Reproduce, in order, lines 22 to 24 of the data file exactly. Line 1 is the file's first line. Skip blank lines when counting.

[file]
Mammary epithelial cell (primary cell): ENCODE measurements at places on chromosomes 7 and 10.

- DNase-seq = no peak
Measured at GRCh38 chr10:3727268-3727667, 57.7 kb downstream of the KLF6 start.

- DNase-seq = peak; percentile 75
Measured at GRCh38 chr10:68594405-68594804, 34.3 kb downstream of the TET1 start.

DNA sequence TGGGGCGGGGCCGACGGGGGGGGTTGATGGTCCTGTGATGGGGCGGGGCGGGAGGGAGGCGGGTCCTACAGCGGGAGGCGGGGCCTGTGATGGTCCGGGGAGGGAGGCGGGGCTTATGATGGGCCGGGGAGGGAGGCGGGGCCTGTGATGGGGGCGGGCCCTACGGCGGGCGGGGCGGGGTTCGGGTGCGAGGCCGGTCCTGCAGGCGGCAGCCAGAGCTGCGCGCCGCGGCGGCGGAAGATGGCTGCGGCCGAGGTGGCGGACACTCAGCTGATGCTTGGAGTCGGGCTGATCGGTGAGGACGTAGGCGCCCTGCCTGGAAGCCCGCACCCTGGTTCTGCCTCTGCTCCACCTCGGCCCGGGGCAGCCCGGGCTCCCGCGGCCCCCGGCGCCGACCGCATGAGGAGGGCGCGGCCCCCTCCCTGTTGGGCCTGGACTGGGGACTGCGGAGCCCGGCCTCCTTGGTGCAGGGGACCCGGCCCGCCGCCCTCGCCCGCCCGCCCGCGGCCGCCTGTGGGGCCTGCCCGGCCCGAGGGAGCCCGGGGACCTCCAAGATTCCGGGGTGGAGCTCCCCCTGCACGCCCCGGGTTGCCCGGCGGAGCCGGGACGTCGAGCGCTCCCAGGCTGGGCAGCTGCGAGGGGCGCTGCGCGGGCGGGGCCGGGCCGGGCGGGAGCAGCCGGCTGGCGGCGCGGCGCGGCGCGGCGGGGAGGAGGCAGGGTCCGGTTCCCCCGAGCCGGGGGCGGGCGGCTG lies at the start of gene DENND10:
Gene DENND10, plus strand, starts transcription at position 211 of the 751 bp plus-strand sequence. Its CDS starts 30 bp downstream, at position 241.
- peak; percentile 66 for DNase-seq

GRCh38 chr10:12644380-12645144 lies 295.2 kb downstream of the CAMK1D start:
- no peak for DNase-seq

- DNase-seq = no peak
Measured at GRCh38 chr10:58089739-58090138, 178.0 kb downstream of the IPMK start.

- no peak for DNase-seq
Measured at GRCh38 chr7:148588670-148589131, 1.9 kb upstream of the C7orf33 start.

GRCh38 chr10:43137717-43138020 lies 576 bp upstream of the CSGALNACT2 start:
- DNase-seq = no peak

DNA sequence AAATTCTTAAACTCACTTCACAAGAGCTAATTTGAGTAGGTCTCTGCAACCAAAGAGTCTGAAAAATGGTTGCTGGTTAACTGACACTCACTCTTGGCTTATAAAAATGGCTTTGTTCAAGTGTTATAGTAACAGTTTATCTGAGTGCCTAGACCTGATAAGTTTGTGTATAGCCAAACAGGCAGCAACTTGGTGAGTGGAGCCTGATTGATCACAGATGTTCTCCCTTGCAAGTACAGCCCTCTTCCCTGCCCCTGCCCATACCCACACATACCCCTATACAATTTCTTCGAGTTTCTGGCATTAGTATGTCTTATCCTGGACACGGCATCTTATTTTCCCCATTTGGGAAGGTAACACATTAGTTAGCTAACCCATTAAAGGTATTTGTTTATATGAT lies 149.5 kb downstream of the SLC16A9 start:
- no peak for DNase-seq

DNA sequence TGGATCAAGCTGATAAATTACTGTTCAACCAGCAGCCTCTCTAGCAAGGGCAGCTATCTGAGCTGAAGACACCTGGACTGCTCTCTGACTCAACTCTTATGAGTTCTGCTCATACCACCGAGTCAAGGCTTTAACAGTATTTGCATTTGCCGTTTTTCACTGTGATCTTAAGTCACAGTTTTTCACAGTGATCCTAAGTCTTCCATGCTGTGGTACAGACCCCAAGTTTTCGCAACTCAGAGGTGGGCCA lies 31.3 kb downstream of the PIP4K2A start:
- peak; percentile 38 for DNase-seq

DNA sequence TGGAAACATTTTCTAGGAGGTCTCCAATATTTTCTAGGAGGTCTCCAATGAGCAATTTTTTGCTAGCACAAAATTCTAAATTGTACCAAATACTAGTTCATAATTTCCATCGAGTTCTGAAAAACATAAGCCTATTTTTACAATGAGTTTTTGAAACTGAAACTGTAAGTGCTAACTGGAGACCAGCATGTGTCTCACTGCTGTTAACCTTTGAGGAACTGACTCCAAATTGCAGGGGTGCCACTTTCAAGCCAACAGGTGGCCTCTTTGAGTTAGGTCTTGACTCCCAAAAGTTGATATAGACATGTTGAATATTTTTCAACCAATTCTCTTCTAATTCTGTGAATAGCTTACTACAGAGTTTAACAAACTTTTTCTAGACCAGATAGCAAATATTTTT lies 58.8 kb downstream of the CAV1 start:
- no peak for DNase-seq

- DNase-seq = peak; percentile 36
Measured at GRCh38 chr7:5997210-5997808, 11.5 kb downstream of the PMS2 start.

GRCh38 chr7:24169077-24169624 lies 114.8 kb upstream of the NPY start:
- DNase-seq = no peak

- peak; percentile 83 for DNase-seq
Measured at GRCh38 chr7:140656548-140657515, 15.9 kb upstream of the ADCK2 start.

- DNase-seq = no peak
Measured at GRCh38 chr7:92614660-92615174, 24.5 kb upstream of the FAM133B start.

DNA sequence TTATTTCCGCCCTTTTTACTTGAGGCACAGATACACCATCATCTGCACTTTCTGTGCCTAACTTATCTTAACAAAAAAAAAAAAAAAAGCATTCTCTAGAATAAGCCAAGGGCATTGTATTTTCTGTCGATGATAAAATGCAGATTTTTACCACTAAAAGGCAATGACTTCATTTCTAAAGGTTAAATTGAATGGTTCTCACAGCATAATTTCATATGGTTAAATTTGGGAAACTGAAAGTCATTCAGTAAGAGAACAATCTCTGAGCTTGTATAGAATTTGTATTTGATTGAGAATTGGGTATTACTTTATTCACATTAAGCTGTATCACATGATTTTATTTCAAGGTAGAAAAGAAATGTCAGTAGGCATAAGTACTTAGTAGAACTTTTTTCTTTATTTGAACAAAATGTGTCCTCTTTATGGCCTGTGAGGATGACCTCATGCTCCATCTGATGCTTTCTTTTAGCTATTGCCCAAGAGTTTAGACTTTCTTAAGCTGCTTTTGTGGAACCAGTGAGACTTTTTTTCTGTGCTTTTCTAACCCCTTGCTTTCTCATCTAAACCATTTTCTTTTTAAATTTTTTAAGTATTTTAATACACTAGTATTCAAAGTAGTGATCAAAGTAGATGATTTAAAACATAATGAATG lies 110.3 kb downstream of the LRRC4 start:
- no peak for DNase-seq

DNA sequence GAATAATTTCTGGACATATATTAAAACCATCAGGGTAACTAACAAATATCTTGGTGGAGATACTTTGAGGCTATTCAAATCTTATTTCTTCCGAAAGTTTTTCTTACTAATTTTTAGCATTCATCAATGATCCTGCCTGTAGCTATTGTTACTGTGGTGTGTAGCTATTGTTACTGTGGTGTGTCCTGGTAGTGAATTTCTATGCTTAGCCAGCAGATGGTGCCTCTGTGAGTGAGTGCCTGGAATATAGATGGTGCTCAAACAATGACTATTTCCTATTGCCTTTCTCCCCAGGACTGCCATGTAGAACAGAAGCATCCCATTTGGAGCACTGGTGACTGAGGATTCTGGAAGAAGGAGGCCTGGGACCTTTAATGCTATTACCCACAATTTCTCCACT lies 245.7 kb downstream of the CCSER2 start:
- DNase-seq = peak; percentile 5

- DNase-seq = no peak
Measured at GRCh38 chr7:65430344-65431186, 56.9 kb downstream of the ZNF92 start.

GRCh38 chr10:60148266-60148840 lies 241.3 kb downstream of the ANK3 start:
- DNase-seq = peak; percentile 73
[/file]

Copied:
- no peak for DNase-seq

- DNase-seq = peak; percentile 36
Measured at GRCh38 chr7:5997210-5997808, 11.5 kb downstream of the PMS2 start.